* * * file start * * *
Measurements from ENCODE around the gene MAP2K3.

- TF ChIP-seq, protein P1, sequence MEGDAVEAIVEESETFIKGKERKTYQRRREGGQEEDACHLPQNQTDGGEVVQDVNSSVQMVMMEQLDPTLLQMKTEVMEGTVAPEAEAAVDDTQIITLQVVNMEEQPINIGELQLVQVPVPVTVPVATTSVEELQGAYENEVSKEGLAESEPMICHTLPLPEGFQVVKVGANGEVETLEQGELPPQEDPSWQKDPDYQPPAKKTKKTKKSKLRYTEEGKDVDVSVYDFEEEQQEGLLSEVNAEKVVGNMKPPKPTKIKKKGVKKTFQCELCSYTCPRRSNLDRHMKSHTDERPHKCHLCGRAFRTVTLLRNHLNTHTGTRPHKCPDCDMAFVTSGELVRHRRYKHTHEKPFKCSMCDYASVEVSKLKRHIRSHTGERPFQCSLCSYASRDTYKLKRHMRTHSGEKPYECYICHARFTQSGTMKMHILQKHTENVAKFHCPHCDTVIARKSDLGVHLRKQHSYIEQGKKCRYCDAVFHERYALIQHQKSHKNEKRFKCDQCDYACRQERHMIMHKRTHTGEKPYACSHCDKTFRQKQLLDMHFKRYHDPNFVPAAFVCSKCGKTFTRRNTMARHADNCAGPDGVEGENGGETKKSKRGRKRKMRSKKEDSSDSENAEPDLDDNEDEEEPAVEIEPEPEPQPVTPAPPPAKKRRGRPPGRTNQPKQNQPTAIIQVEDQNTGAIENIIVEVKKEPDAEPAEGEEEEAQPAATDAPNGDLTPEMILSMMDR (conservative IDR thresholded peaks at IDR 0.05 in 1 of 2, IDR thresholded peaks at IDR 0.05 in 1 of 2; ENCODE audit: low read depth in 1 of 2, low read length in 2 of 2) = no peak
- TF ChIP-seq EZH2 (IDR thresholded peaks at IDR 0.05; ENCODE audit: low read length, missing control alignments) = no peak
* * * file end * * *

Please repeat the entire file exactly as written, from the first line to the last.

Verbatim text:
Measurements from ENCODE around the gene MAP2K3.

- TF ChIP-seq, protein P1, sequence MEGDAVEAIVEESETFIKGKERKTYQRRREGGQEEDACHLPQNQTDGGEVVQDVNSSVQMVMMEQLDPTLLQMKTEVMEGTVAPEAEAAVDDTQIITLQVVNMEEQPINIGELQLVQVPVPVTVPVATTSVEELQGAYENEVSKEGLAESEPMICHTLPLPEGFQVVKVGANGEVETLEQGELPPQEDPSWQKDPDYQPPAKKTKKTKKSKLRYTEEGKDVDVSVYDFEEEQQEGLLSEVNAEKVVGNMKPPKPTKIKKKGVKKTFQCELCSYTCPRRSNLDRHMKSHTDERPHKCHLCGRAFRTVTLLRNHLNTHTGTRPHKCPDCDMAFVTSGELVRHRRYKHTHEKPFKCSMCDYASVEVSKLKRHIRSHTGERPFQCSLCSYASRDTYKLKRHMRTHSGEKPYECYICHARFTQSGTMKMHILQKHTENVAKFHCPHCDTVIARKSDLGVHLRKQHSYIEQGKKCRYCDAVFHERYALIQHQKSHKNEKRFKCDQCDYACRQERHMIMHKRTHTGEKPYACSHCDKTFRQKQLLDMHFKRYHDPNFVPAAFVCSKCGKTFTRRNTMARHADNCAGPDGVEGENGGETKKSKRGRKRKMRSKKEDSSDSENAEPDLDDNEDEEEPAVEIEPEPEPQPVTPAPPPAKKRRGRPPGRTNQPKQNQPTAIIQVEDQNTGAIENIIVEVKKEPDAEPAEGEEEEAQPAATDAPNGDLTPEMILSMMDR (conservative IDR thresholded peaks at IDR 0.05 in 1 of 2, IDR thresholded peaks at IDR 0.05 in 1 of 2; ENCODE audit: low read depth in 1 of 2, low read length in 2 of 2) = no peak
- TF ChIP-seq EZH2 (IDR thresholded peaks at IDR 0.05; ENCODE audit: low read length, missing control alignments) = no peak